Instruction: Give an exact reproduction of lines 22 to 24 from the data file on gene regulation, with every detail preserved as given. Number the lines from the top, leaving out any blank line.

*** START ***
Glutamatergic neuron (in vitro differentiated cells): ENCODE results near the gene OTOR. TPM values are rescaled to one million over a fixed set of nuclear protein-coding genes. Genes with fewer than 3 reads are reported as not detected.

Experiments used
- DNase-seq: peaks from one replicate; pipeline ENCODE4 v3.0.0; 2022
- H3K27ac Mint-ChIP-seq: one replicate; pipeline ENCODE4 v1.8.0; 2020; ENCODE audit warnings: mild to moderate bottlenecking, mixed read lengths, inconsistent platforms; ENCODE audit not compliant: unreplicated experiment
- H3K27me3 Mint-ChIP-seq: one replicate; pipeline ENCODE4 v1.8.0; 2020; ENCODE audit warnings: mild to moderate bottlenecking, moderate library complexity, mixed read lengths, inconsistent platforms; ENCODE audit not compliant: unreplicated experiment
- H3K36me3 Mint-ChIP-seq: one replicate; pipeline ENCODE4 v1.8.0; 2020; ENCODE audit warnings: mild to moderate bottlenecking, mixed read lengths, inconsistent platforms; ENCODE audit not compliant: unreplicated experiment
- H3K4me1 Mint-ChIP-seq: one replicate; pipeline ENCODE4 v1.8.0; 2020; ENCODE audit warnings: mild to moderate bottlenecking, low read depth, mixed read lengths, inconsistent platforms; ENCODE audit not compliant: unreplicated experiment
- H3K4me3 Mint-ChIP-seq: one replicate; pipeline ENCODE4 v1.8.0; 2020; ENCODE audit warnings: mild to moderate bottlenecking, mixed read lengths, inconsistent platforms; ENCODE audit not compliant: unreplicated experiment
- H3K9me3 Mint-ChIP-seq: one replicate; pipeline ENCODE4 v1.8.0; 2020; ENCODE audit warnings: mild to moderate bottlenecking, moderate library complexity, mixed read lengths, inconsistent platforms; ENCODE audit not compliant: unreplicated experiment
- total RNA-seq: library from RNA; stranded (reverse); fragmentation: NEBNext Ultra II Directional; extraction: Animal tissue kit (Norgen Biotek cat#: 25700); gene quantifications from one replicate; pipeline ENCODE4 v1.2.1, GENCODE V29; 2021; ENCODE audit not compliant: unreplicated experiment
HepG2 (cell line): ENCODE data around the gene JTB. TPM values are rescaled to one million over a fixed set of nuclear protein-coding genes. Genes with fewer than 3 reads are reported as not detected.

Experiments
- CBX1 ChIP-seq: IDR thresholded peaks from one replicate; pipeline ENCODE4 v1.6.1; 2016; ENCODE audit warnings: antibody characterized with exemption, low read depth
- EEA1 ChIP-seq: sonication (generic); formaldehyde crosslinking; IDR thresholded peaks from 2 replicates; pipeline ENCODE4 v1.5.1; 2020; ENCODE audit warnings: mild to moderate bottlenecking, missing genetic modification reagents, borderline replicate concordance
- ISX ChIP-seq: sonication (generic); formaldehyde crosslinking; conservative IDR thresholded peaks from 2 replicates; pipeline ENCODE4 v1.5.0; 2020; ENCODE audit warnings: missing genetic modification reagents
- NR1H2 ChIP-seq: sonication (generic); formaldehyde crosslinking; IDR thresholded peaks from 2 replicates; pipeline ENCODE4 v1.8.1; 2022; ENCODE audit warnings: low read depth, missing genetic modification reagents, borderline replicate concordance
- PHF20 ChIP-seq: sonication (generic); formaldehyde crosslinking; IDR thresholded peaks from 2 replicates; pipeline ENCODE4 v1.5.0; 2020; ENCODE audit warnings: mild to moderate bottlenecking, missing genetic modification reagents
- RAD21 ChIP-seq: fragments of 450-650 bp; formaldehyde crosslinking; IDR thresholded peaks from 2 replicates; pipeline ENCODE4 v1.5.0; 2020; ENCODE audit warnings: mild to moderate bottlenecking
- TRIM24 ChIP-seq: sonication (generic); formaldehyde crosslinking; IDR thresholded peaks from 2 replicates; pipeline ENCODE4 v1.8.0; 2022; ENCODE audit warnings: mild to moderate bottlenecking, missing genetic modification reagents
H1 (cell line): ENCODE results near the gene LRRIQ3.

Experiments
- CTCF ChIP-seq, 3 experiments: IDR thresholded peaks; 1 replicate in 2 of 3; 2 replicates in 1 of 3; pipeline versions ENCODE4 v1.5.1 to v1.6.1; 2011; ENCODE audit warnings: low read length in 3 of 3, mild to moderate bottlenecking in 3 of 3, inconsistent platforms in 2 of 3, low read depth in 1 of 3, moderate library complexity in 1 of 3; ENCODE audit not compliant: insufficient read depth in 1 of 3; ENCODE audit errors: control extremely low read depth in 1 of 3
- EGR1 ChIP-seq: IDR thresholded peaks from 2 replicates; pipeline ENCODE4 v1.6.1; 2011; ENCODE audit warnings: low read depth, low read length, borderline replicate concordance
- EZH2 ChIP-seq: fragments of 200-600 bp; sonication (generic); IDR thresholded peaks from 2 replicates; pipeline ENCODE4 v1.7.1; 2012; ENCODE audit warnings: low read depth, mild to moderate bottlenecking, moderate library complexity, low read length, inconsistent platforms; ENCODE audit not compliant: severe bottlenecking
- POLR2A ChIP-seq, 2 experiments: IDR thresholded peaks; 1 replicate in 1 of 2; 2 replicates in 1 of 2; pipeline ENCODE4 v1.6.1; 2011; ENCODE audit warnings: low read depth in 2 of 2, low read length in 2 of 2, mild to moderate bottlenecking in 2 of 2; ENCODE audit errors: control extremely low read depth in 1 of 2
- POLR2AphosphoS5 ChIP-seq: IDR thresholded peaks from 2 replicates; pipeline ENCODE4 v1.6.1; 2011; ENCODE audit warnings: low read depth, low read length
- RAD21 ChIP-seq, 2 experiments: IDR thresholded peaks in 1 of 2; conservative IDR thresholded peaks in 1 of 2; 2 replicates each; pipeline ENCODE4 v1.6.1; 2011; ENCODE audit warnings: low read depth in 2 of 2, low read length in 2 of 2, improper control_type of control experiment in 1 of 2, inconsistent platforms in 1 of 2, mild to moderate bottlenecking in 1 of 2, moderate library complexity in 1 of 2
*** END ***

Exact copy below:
- CTCF ChIP-seq, 3 experiments: IDR thresholded peaks; 1 replicate in 2 of 3; 2 replicates in 1 of 3; pipeline versions ENCODE4 v1.5.1 to v1.6.1; 2011; ENCODE audit warnings: low read length in 3 of 3, mild to moderate bottlenecking in 3 of 3, inconsistent platforms in 2 of 3, low read depth in 1 of 3, moderate library complexity in 1 of 3; ENCODE audit not compliant: insufficient read depth in 1 of 3; ENCODE audit errors: control extremely low read depth in 1 of 3
- EGR1 ChIP-seq: IDR thresholded peaks from 2 replicates; pipeline ENCODE4 v1.6.1; 2011; ENCODE audit warnings: low read depth, low read length, borderline replicate concordance
- EZH2 ChIP-seq: fragments of 200-600 bp; sonication (generic); IDR thresholded peaks from 2 replicates; pipeline ENCODE4 v1.7.1; 2012; ENCODE audit warnings: low read depth, mild to moderate bottlenecking, moderate library complexity, low read length, inconsistent platforms; ENCODE audit not compliant: severe bottlenecking